Hiring Options is a series to outline some of the different options you have for growing your team. I'll cover W2 Employees , Freelance/Independent Contractors, and Interns.
I will include things to consider before deciding what kind of employment relationship you want and where to find people once you’ve decided.
A full 30% of the US workforce (or 42 million people) fall into the freelance or independent category. That doesn’t include the millions, if not billions of overseas workers who are just an email away.
Freelance and Independent contractors are changing the face of employment.
These individuals are usually experienced and ready to go. Some of them have a full-time job and do this on the side, and others treat this as their job or business.
I use freelancers for a large number of my projects and ongoing support. I have found that the ability to ramp up and wind down based on my business needs helps me run a lean and profitable business.
What you should know:
- They will be paid as a vendor to your company, you will have no payroll tax liability, unemployment insurance, etc.
- You can find people who are interested in project work, or who want a long-term relationship.
- You will get better results if you’re clear on what you need to get done, how you want it done, and when you need it done by.
Make sure your relationship is truly an independent contractor relationship. Typically, this means they do a similar type of work for other companies. The IRS has a list of questions online you can use to clarify if someone would be considered an employee or an independent contractor. These are the parameters they will use if you get audited for payroll liability.
It is a good plan to review them to educate yourself.
You can find freelance or independent contractors on a large number of websites. Some that have yielded good results are Craigslist, Fiverr, Upwork, and Guru.com.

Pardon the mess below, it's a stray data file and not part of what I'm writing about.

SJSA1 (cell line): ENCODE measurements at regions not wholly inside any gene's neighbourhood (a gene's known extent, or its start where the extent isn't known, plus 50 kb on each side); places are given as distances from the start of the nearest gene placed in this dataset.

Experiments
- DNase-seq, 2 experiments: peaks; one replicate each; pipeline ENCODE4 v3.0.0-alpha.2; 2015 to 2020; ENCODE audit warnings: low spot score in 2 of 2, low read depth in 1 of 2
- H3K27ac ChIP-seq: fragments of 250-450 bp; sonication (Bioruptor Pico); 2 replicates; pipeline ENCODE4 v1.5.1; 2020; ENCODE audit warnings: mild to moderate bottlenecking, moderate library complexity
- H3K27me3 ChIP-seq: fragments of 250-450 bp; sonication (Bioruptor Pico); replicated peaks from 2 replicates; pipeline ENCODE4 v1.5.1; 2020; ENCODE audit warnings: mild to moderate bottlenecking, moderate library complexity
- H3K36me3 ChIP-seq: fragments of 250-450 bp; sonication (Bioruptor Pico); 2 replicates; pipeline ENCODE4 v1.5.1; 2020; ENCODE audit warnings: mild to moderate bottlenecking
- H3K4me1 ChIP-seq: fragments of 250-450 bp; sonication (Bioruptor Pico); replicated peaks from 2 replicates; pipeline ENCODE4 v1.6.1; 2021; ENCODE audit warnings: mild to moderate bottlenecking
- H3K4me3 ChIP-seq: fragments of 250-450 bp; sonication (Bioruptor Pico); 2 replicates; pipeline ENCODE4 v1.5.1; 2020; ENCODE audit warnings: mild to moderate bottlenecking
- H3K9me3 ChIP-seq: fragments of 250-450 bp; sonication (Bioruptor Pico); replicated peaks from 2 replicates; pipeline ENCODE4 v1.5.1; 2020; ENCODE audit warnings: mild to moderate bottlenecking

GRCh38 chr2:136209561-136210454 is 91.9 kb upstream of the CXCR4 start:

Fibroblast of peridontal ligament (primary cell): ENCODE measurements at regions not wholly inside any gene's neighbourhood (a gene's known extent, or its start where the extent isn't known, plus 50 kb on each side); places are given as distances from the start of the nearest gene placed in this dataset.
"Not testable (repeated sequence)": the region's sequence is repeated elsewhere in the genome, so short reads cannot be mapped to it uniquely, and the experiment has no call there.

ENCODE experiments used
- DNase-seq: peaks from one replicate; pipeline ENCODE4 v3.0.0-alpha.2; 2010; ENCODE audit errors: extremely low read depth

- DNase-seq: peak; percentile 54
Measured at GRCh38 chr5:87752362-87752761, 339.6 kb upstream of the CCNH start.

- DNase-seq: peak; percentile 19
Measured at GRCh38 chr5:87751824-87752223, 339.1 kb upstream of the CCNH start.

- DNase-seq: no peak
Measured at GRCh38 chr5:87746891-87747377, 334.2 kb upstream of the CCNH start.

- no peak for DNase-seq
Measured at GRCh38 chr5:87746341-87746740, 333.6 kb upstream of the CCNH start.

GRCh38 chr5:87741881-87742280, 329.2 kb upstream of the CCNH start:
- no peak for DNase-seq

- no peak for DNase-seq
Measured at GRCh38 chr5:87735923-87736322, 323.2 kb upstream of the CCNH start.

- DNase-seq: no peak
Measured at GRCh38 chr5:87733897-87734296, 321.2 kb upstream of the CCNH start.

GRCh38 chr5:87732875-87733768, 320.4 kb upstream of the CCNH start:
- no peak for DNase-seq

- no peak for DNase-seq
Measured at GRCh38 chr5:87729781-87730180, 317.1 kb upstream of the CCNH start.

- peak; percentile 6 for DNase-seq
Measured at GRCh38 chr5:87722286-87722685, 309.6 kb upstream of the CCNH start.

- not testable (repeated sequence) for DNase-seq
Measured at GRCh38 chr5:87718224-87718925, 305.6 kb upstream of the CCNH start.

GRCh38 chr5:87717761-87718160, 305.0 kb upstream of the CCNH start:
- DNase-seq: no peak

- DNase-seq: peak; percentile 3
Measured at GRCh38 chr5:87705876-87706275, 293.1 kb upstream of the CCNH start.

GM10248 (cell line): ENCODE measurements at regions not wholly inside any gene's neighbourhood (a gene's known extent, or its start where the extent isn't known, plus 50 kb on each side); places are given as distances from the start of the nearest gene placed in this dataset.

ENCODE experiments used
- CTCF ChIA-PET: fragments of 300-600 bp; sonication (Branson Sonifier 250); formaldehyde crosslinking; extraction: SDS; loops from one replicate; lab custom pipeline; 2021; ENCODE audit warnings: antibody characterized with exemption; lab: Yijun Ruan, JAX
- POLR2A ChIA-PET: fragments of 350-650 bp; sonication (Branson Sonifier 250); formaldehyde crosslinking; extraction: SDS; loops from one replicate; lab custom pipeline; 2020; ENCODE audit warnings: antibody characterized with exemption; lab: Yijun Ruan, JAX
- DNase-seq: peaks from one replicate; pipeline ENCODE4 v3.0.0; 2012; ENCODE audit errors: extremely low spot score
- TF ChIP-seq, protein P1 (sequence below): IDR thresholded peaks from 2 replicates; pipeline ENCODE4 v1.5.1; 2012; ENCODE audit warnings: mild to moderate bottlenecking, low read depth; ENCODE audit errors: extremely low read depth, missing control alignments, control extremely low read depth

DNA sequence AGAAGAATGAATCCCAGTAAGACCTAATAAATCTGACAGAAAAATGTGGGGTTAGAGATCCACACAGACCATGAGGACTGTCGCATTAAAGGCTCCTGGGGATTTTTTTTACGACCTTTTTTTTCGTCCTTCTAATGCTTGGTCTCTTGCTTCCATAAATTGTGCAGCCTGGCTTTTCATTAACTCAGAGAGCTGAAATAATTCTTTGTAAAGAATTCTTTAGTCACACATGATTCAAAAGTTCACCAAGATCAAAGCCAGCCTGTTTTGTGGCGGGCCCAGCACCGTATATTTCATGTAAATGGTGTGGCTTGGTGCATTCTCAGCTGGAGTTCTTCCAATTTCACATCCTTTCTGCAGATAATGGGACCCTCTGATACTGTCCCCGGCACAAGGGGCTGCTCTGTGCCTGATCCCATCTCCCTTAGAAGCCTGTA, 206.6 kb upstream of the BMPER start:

Websites like GetFriday, TasksEveryDay, and Brickwork are focused on off shore virtual assistant options. Usually, they’re significantly less expensive than a traditional employee. I’ve used Chris Ducker’s service Virtual Staff Finder to find talented off shore VA’s in the past.
You can and should still interview freelance or independent providers to be sure there is a synergy and good communication. You should also start with a small and ideally non-crucial project, so you can get a true understanding of their skills and abilities without making any major commitments.
Cheap is not always the best option. There are many companies offering you low-cost virtual assistants based in India, the Philippines, and other developing countries. Some of them are talented and an amazing deal. Other ones are just a time-consuming headache.
If you want to hire a full time, long term Virtual Assistant (VA), you should check out Virtual Staff Finder – it was a great service (and as a recruiter, I am pretty picky about recruiting services!)
If you aren’t absolutely sure on the direction you want to go, wait until you have a clear strategy and plan in mind. It’s expensive for you and frustrating for the contractor to go in circles or change directions every few days or weeks.
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